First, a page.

# Proof of the lower bound

Our proof of the lower bound for the clique number of random geometric graphs (see Theorem 1 in the previous post) is a little bit contrived, but it might actually have some value. Our approach can be described as follows. Suppose that our goal is to study some property ${P}$ of some random variable ${X}$. (Here ${X=G_{n,d}}$ and ${P}$ is some statement on ${\omega(G_{n,d})}$.) Then you can try to apply the following recipe:

1. Set up a statistical hypothesis testing problem where the random variable ${X}$ arises naturally as a ‘good’ test.
2. Study the type I and type II error of this test, assuming that the property ${P}$ is true.
3. Derive a statistical lower bound on the risk (i.e., the sum of the type I and type II error) of any test.
4. Conclude that if ${P}$ was true, the test based on ${X}$ would beat the statistical lower bound, and thus ${P}$ is false.

There are other ways to phrase the above recipe. I used here the language of statistics, but I could have explained everything in terms of distances between distributions. Let us see now how we can apply the steps described above for our particular problem.

Step 1. Let ${Z^1, \hdots, Z^d \in {\mathbb R}^n}$ be i.i.d. random variables. The two hypothesis on the distribution of this sequence are the following:

$H_0$: $Z^1 \sim \mathcal{N}(0,I_n)$, v.s. $H_1$: $Z^1 \sim \mathcal{N}(0,A_S)$, for some $S \subset [n]$ with $|S|=k$,

where

$\displaystyle (A_S)_{i,j} = \left\{\begin{array}{ll} 1, & i = j, \\ \rho, & i \neq j, \text{ with } i, j \in S, \\ 0, & \text{ otherwise}. \end{array}\right. \ \ \ \ \$

In words, under ${H_0}$ each coordinate of ${Z^t}$ is an independent ${\mathcal{N}(0,1)}$, while under ${H_1}$ there exists a subset of ${k}$ coordinates which have a covariance of ${\rho}$ between each other. Now let us consider ${Z_i=(Z^1_i, \hdots, Z^d_i) \in {\mathbb R}^d, i \in [n]}$ be the vector of ${i^{th}}$ coordinates of the sequence of observations ${Z^1, \hdots, Z^n}$, and let ${X_i = \frac{Z_i}{\|Z_i\|}}$. Under ${H_0}$ we would assume the vectors ${X_i}$ to be uniformly distributed on ${\mathbb{S}^{d-1}}$, while under ${H_1}$ we would expect a ‘cluster’ of size (of order) ${k}$ to appear (if ${\rho}$ is ‘large enough’). Thus a natural test is to build the random geometric graph ${G}$ corresponding to the vectors ${X_1, \hdots, X_n}$, compute its clique number ${\omega(G)}$, and reject the null hypothesis if ${\omega(G)}$ is ‘too large’.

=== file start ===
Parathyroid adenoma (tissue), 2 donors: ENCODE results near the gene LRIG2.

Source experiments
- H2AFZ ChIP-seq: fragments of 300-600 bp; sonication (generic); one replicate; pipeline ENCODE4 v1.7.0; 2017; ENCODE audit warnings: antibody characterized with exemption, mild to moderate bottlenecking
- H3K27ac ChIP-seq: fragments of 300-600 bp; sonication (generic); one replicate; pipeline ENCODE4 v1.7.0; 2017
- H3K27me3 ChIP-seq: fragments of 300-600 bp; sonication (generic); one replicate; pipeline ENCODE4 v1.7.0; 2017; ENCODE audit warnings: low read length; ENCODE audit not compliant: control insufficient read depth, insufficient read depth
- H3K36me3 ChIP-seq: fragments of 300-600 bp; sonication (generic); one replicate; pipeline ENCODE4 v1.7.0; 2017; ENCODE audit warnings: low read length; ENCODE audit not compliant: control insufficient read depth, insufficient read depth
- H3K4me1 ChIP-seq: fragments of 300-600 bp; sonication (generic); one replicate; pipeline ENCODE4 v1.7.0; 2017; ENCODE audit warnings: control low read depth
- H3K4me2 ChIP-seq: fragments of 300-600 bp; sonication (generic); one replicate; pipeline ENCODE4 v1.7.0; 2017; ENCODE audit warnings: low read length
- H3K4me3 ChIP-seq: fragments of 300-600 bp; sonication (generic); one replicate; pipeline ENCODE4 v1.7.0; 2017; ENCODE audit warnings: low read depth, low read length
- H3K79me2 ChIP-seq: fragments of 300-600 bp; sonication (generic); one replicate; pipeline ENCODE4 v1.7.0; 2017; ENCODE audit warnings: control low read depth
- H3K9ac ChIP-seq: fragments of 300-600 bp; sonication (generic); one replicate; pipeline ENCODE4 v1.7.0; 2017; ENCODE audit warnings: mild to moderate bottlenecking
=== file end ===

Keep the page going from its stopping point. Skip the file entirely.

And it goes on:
From now on we shall assume that

$\displaystyle k := \text{Median}(\omega(G_{n,d})) ,$

and that the test reject if ${\omega(G) \geq k}$.

Step 2. By definition the type I error of the test is smaller than ${1/2}$. Let us now consider the type II error:

$\displaystyle \mathop{\mathbb P}_1(\omega(G) < k) \leq \mathop{\mathbb P}_1(\exists (i,j) \in S^2 \; \text{s.t.} \; X_i^{\top} X_j < 0) \leq {k \choose 2} \mathop{\mathbb P}_1(Z_i^{\top} Z_j < 0) ,$

where ${i, j}$ in the last probability are arbitrary points in ${S}$. Now using Chernoff’s bound, and the moment generating function of two correlated one-dimensional Gaussian random variables, it is easy to check (see Lemma 10 in Devroye et al.) that

$\displaystyle \mathop{\mathbb P}_1(X_i^{\top} X_j < 0) \leq \exp(- d \rho^2 / 10 ).$

In particular we conclude that if ${k^2 \exp(- d \rho^2 / 10 ) \leq 1/4}$ then the risk of our test is smaller than ${3/4}$.

Step 3. Using (almost) standard techniques (see Theorem 2.1. here, and Theorem 1 here), one can show that if ${\rho \leq c \frac{\log (c n / k^2)}{d}}$ (where ${c}$ is a positive numerical constant), then there does not exist a test with a risk smaller than ${3/4}$.

Step 4. If one take ${\rho}$ of order ${\log(n) / d}$, then Step 3 shows that there are no test with risk smaller than ${3/4}$ (note that we can assume that ${k = o(\sqrt{n})}$, otherwise our theorem is already proved). Plugging this value of ${\rho}$ in the result of Step 2, we see that we must necessarily have ${k^2 \exp(- \log^2(n) / (10 d) ) > 1/4}$, which gives exactly the lower bound we were trying to prove.

At this point we don’t know if the above ‘statistical method’ can be applied successfully to other (difficult) problems, so an interesting direction for further research would be to find such problems!

This post concludes my first sequence of posts on random graphs. The next sequence is going to be much longer, and it will be focused on optimization (more on that in the next post).

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